A flu pandemic would cripple the NHS because the Government has no
contingency staffing plans, a leading doctor has warned.
"I think there will be a crisis which could become one of these seminal
events. There will be a lot of people who will not get on ventilators and there
would be a massive scandal," said Dr Michael Goodman, deputy chairman of
the British Medical Association consultants’ committee.
The comments reflect a belief in the health service that a major staffing
crisis was only narrowly averted during the recent flu outbreak, which did not
even reach epidemic levels.
Goodman, also a hospital consultant, characterised the current system as
"a hope-for-the-best, Dunkirk spirit approach".
HR directors believe the DoH policy of leaving responsibility for
contingency plans with individual trusts is inadequate.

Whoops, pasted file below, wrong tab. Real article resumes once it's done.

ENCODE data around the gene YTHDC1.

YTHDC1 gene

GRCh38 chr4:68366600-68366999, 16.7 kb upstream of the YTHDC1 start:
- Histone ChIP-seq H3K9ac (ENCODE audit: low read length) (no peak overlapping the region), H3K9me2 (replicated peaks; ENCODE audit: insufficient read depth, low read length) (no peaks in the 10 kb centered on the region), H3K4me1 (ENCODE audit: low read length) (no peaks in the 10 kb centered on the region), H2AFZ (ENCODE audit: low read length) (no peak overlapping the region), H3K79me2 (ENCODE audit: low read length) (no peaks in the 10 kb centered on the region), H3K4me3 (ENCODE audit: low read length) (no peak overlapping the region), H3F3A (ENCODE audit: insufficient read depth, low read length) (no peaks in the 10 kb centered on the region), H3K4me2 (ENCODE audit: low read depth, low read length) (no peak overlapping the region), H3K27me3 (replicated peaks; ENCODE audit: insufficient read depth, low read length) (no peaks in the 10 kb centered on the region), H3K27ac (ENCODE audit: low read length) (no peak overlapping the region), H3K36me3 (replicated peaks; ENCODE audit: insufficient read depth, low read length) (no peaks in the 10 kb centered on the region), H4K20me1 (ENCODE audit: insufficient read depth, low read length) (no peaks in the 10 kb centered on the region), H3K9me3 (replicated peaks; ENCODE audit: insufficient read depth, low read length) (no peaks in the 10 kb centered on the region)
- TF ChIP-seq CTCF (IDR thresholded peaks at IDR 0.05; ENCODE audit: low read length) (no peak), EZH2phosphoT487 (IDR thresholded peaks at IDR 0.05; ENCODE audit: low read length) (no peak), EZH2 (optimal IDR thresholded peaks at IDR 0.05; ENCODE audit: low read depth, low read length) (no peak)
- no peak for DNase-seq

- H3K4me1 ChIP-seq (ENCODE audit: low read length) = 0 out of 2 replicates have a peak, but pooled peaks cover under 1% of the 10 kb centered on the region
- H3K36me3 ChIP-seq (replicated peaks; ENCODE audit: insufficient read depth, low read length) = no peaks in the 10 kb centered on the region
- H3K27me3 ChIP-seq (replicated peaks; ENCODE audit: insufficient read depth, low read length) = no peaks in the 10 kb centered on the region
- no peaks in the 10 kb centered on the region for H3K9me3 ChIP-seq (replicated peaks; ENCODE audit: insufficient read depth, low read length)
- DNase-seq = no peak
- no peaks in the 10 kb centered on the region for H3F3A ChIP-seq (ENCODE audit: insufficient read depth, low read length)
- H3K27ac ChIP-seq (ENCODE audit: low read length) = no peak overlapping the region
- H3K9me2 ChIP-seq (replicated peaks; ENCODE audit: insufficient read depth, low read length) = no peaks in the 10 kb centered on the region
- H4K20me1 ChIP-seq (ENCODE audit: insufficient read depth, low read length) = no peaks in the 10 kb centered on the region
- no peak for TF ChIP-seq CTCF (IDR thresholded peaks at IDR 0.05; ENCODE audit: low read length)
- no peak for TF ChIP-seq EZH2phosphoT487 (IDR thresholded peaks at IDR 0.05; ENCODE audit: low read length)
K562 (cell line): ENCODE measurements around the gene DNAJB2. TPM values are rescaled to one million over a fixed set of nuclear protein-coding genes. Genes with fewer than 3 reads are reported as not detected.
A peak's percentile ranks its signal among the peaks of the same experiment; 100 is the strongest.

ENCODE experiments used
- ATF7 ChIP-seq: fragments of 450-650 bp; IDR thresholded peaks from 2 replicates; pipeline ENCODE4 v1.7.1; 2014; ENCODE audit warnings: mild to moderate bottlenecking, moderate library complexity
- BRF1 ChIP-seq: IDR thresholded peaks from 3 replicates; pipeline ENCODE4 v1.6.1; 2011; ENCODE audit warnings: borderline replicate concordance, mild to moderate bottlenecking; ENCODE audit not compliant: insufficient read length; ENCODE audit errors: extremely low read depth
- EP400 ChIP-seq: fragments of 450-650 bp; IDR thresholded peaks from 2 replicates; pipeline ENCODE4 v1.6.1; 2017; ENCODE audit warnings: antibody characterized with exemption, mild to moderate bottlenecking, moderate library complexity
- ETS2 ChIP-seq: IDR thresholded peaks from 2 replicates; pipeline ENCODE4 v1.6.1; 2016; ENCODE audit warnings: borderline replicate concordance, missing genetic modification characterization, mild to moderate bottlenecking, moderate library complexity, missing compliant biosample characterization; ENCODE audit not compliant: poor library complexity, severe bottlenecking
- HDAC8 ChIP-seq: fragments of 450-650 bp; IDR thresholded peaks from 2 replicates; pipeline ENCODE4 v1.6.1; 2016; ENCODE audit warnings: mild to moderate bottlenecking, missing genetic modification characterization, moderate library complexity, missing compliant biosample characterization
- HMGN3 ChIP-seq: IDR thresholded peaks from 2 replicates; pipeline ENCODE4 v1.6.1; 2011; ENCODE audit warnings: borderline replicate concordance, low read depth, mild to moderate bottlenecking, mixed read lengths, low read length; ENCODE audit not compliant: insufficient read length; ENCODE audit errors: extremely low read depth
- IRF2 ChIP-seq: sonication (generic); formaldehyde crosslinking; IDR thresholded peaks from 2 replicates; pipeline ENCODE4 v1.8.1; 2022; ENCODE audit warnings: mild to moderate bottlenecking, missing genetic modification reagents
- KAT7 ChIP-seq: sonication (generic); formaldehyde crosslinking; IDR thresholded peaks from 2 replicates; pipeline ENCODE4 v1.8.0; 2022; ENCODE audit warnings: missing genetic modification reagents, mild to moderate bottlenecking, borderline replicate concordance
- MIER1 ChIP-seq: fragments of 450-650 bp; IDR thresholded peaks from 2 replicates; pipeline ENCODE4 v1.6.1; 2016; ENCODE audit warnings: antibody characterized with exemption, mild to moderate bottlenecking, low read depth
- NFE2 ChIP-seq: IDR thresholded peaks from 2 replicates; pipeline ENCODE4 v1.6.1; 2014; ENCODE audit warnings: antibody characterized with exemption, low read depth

James Farrelly, personnel manager at West Lothian Healthcare NHS Trust, said
existing recruitment problems made it impossible for hospitals to plan for a
"Any type of situation like this would have to be managed on a
firefighting basis," he said. "It is a situation that has to be
managed as it happens."
Goodman said the Government’s plan contained just four paragraphs about
hospital care, two of them relating to securing drugs and gaining mortuary
One strategy, he said, could be to establish a reserve of retired medical
staff although this would require a system to allow them to update their
A DoH spokeswoman said the Government had launched the "largest
ever" flu immunisation programme last October.
By Helen Rowe